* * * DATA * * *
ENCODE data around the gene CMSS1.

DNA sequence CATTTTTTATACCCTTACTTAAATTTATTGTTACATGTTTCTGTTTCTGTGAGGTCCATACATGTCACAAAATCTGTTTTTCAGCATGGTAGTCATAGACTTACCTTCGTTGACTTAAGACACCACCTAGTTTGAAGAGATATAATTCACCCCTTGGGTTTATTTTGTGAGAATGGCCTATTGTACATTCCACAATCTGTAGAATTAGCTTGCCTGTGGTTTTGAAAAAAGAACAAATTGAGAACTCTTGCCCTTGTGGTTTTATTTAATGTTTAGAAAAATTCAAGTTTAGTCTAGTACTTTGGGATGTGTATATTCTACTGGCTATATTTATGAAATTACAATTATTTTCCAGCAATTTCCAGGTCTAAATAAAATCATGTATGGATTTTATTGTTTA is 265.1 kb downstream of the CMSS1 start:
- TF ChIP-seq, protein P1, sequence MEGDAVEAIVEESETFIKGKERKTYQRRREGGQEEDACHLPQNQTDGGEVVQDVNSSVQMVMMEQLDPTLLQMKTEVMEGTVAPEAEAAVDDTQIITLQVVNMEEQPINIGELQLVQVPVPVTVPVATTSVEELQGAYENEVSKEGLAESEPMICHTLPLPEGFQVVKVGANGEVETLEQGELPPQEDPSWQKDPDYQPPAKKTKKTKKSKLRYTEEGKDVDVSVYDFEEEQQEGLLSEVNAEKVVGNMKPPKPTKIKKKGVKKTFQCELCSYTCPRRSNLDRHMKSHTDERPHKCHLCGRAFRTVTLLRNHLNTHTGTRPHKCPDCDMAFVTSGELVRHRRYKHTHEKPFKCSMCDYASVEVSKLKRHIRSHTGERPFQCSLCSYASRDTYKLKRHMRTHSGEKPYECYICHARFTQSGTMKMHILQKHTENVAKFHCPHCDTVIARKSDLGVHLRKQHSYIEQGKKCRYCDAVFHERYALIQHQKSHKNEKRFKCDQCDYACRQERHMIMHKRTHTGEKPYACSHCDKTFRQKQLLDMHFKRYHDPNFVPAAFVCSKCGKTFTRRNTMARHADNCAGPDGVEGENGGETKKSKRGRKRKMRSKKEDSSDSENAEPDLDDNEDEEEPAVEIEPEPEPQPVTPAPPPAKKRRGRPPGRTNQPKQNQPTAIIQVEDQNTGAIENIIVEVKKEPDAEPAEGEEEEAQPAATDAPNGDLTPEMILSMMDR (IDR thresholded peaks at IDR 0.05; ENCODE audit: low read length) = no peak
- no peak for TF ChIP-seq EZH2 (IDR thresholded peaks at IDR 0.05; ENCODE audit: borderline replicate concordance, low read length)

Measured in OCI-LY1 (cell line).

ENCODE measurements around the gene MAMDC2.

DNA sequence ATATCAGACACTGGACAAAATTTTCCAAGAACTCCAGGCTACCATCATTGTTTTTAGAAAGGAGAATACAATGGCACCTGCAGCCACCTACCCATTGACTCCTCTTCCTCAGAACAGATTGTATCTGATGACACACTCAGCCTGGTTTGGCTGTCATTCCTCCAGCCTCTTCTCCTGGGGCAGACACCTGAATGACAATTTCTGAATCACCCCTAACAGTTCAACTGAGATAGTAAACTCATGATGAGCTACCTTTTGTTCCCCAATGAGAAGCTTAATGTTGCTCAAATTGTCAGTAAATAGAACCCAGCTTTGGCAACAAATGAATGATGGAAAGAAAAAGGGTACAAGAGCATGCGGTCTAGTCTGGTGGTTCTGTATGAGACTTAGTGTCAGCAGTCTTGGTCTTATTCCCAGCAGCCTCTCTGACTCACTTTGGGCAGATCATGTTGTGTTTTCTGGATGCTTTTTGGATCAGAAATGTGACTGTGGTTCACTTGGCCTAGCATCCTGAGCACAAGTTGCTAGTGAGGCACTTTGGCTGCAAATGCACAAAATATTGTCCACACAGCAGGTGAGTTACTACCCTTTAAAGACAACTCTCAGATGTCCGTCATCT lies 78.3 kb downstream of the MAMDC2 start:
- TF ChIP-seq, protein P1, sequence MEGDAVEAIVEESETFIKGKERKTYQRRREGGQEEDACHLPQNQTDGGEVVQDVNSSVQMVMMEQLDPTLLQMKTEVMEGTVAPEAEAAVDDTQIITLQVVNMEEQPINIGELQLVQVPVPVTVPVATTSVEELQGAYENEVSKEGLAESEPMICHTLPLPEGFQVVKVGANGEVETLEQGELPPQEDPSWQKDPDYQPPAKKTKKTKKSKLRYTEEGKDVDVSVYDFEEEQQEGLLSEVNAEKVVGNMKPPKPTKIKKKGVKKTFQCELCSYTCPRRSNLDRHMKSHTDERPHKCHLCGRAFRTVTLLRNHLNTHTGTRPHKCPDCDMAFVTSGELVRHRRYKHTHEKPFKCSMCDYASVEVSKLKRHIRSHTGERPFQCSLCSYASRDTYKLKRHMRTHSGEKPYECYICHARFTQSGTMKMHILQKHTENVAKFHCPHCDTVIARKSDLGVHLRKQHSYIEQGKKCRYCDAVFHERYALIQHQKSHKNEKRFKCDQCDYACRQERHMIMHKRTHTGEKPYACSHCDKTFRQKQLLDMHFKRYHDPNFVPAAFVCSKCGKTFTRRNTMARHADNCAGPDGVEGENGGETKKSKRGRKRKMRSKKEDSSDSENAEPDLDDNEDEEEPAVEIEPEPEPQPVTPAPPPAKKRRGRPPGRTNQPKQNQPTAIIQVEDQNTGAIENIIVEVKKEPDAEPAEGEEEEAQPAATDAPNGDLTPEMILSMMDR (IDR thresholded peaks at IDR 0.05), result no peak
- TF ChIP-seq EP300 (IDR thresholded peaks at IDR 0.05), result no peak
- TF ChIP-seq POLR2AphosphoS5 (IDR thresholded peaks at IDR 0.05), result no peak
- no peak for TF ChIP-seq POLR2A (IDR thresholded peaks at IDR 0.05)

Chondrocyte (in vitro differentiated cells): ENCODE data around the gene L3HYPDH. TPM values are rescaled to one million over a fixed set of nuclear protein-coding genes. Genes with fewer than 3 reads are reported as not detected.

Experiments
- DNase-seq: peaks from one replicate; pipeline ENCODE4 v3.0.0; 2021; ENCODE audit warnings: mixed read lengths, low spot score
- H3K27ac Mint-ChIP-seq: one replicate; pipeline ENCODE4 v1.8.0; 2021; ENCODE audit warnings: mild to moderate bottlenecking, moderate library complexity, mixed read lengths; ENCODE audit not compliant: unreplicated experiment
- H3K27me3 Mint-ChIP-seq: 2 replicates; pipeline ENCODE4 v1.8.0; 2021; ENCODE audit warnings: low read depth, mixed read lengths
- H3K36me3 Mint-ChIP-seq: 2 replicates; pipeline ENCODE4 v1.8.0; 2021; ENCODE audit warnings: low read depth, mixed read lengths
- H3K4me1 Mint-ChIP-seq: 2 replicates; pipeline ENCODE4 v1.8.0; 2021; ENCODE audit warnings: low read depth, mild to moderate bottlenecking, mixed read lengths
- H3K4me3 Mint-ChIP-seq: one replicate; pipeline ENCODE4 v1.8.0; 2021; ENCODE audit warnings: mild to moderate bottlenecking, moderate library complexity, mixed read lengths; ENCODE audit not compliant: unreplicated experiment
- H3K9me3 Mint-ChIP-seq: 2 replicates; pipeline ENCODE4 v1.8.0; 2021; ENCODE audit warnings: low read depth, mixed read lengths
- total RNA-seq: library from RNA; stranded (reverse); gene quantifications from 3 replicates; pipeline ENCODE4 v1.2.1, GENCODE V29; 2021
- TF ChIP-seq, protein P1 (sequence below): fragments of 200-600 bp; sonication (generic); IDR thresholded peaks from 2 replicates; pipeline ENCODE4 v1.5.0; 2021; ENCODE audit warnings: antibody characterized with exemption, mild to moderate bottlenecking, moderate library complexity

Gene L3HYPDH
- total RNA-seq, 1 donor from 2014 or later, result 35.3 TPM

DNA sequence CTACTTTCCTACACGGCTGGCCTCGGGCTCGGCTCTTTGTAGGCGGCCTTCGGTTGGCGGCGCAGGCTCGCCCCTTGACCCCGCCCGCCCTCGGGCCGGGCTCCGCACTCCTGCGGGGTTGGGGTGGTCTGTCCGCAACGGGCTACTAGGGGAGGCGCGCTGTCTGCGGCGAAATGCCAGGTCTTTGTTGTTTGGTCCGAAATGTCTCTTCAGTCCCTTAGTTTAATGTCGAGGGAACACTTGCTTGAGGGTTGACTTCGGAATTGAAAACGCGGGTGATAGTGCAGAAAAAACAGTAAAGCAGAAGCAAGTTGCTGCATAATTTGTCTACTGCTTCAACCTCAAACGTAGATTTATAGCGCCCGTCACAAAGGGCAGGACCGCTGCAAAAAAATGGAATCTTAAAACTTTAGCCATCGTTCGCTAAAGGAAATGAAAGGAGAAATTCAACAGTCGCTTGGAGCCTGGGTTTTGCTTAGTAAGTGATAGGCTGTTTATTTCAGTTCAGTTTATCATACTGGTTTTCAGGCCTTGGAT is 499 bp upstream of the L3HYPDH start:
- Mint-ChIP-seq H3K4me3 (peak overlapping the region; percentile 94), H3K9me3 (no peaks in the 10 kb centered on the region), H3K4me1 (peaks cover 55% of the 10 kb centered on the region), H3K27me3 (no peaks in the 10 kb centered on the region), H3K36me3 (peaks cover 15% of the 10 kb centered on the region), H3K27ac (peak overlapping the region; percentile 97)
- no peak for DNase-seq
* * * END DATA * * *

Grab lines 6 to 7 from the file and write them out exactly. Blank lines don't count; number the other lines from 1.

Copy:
ENCODE measurements around the gene MAMDC2.

DNA sequence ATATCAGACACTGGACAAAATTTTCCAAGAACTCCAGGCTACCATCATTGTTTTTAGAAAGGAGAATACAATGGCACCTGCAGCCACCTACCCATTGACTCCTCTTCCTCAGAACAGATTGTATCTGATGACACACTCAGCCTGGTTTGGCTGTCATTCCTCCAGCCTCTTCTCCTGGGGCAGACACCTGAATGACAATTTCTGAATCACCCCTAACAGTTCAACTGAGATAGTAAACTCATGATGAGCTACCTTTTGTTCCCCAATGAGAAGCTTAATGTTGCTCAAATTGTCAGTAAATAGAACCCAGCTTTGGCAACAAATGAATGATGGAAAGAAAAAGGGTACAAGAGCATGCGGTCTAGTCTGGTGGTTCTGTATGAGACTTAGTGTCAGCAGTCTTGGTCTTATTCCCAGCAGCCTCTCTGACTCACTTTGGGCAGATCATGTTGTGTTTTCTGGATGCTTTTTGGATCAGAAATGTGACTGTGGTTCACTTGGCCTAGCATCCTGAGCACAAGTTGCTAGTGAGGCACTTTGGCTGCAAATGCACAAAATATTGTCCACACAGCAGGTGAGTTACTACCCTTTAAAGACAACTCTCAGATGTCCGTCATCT lies 78.3 kb downstream of the MAMDC2 start: